I’ll give you a little background on this project. AEM Dessau has more than 60 years of experience in producing rotating electrical machines. The company produces user-friendly, innovative and safe products that meet the highest standards of quality and reliability.  It is not only a supplier but partners with their customers to help them compete in this market space.
Continue reading

ANSYS Webinars, Seminars and Events This Week – Dec 3

image of Learning text on a keyboard ANSYS Webinars and EventsThis week we have four new ANSYS webinars including a continuation of our Ask the Expert series. From San Jose, California at BIOMED Device to the CSIA-ICCAD 2012 in Beijing, China you’ll also find our experts at events where you can meet and discuss the latest advancements in simulation engineering technology.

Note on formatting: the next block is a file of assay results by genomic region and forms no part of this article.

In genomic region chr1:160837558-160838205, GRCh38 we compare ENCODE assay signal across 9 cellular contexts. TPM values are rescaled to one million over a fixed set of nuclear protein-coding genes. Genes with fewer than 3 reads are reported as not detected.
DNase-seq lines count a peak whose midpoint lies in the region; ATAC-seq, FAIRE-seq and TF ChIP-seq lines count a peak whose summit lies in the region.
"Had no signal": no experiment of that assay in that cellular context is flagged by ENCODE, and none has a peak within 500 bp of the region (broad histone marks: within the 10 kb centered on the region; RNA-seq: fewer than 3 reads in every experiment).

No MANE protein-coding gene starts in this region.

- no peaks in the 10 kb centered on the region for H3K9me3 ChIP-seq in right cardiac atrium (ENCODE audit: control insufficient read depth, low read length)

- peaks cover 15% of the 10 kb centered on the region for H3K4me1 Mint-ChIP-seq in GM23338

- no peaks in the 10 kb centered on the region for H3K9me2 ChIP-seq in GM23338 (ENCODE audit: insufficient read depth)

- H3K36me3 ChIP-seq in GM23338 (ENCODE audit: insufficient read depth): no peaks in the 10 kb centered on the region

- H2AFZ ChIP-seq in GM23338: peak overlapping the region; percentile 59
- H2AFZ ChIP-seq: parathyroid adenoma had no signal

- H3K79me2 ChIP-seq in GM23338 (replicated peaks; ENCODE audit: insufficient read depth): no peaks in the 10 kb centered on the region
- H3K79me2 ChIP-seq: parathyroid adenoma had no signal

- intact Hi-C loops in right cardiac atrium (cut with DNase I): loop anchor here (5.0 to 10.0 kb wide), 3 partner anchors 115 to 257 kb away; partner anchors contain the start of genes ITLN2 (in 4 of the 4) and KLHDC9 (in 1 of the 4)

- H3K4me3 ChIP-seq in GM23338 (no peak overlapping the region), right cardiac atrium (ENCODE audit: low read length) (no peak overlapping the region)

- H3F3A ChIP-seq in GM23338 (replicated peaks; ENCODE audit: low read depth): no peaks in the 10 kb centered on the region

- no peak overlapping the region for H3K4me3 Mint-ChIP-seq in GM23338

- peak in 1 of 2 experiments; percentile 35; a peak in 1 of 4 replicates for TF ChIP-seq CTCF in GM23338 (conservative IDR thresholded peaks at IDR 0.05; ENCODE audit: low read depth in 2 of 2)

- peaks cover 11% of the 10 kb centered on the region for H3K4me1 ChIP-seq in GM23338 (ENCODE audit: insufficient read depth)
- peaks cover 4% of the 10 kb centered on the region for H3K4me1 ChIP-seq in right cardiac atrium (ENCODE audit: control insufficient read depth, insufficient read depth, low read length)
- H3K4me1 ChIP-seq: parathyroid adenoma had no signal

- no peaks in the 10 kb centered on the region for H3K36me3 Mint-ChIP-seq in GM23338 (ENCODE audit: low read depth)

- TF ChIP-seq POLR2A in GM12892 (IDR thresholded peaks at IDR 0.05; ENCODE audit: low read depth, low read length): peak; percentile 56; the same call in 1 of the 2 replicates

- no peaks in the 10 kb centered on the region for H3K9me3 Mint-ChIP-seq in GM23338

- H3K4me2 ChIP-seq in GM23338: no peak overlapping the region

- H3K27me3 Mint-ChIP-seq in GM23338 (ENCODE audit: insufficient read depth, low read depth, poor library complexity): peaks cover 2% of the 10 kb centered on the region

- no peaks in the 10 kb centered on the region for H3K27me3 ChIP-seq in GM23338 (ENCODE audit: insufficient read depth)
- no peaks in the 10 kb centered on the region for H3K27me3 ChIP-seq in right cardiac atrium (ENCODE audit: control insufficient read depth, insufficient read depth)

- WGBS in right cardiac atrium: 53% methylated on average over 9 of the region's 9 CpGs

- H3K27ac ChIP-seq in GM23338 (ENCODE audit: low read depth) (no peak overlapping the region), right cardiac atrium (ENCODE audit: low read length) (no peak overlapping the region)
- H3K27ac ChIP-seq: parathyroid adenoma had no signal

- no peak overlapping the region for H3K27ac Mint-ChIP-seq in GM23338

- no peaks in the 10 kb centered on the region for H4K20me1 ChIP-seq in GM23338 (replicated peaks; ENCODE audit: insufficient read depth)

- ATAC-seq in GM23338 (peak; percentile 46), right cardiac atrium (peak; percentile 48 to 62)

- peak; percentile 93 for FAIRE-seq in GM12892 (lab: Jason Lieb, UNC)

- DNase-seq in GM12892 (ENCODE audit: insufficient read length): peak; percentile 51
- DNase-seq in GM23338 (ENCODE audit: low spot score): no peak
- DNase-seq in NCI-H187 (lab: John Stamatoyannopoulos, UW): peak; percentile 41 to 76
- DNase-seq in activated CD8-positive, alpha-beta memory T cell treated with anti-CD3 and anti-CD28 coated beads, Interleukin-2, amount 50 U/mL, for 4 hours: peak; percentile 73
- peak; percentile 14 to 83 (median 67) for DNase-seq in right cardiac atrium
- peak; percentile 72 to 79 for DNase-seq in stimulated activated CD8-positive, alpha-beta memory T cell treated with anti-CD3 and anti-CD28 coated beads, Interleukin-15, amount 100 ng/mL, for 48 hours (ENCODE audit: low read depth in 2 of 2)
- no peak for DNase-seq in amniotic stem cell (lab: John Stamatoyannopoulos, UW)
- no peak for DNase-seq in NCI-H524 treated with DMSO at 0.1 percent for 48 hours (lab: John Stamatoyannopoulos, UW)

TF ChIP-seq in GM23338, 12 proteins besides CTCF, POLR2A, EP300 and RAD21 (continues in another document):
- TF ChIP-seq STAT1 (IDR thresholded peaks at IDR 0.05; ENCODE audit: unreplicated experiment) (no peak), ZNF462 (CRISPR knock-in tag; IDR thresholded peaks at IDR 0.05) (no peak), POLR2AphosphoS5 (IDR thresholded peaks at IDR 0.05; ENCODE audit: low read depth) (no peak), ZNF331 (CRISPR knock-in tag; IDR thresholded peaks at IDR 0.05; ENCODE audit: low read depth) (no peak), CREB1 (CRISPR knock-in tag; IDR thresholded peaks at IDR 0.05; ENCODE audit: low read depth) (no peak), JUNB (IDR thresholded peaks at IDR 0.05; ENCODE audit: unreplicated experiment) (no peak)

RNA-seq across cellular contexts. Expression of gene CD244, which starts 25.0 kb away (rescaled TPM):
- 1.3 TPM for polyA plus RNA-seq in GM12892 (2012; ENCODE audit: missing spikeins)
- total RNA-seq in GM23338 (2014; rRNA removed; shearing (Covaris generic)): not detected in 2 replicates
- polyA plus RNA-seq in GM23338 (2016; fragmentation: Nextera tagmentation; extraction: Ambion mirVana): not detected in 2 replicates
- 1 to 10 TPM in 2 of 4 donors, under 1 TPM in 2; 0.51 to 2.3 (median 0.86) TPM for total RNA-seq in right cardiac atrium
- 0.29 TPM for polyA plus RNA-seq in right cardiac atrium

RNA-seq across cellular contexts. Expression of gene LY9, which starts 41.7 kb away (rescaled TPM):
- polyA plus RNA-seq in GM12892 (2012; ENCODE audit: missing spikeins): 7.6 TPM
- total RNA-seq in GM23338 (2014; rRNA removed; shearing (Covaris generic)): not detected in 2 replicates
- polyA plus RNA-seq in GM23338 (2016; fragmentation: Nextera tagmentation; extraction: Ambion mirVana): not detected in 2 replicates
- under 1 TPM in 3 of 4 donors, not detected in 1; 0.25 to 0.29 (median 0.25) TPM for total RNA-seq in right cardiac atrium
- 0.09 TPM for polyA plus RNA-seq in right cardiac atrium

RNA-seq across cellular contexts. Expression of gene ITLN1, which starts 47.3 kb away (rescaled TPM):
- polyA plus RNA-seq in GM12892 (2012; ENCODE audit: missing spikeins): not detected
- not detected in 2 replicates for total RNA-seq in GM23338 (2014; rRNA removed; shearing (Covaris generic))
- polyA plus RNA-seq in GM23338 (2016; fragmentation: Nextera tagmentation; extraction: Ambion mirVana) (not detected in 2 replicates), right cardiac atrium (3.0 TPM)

Let’s begin with the ANSYS webinars. A reminder – if you miss one of our webinars you can access on-demand recordings via our Resource Library within a few days after the scheduled event.

ANSYS Webinars Ask the Expert Series

Improving Productivity with New Features ANSYS 14.5 for Geometry and Meshing

Wednesday, December 05, 2012
4:00 pm EST, 9:00 pm GMT (REGISTER)

A typical simulation workflow requires reading geometry, cleaning it, creating a closed body, generating mesh and reviewing mesh quality. For having a hex dominant mesh, additional geometry decomposition steps may be required. This process can be tedious.